Design and participants

LOFUS has been described in detail elsewhere.12 In summary, it is a household-based cross-sectional study including people of all ages. Lolland-Falster consists of two islands in the southern part of Denmark. It is a rural area where income is lower and life expectancy shorter than in the general Danish population. The target population for the present substudy consists of inhabitants above the age of 50 living in the Danish municipalities of Lolland and Guldborgsund. Excluded are incapacitated people, inhabitants unable to understand Danish or English and inhabitants without a permanent residence.

The data collection started in February 2016 and is still ongoing; with currently 7992 individuals aged 50+ years recruited.

Methods

Frailty

LOFUS includes the following variables used to assess frailty:

  1. Exhaustion/Fatigue: the criterion was fulfilled by answering yes in response to the question ‘In the last month or so, have you had too little energy to do things you wanted to do?’ (Yes/No)

  2. Shrinking: the criterion was fulfilled by answering yes in response to the question ‘What has your appetite been like? Do you feel a diminution in desire for food?’ (Yes/No)

  3. Weakness was derived from the highest of three consecutive dynamometer measurements of handgrip strength in the dominant hand applying gender and body mass index cutoffs set by Fried et al.2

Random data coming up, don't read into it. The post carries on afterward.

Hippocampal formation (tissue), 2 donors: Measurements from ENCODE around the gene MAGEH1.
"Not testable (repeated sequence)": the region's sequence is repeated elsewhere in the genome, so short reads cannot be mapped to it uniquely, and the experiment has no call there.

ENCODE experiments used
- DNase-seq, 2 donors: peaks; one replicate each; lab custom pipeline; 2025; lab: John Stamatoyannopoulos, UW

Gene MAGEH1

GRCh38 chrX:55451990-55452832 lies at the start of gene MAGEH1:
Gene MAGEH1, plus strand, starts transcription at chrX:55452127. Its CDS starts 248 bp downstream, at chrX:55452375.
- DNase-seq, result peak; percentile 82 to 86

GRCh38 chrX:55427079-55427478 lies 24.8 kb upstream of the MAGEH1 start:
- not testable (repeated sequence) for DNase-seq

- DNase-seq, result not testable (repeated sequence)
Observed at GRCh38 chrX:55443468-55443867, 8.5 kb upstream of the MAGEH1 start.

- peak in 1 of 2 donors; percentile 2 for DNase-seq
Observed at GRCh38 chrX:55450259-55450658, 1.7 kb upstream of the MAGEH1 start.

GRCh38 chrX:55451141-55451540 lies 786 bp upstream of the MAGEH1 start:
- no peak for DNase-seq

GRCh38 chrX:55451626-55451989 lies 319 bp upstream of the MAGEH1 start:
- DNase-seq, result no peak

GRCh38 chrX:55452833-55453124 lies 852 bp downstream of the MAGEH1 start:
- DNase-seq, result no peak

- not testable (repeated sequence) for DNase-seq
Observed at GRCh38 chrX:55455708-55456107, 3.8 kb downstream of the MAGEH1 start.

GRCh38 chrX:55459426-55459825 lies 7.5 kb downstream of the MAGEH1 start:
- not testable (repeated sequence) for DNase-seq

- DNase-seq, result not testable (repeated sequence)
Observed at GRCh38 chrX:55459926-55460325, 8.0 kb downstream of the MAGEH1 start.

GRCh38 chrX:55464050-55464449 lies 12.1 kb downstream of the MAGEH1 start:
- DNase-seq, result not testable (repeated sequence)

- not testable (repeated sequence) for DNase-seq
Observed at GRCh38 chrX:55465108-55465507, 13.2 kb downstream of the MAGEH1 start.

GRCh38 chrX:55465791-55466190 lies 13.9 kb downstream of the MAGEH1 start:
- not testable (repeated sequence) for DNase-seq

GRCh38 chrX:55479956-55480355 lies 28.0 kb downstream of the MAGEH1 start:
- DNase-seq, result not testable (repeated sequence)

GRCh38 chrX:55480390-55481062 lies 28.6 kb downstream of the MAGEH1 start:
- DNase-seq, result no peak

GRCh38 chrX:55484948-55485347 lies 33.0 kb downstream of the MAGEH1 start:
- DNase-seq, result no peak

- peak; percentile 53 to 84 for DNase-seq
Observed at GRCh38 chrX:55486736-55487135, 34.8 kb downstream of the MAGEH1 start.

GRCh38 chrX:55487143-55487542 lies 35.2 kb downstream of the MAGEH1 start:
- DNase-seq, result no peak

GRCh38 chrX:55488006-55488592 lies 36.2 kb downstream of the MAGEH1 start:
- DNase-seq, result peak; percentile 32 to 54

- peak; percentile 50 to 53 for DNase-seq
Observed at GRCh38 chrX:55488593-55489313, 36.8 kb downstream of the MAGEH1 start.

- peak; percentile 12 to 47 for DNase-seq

4. Slowness: a positive answer to either of the following two items ‘Because of a health problem, do you have difficulty ([expected to last more than 3 months]) walking 100 meters or ‘climbing one flight of stairs without resting’?

  5. Low activity was fulfilled in participants responding one to three times a month, hardly ever or never to the question ‘How often do you engage in activities that require a low or moderate level of energy such as gardening, cleaning the car, or going for a walk?’

    Individuals fulfilling 1–2 of the above-mentioned criteria were characterised as prefrail, while those fulfilling 3–5 criteria were characterised as frail. If none of the criteria were fulfilled, individuals were characterised as non-frail.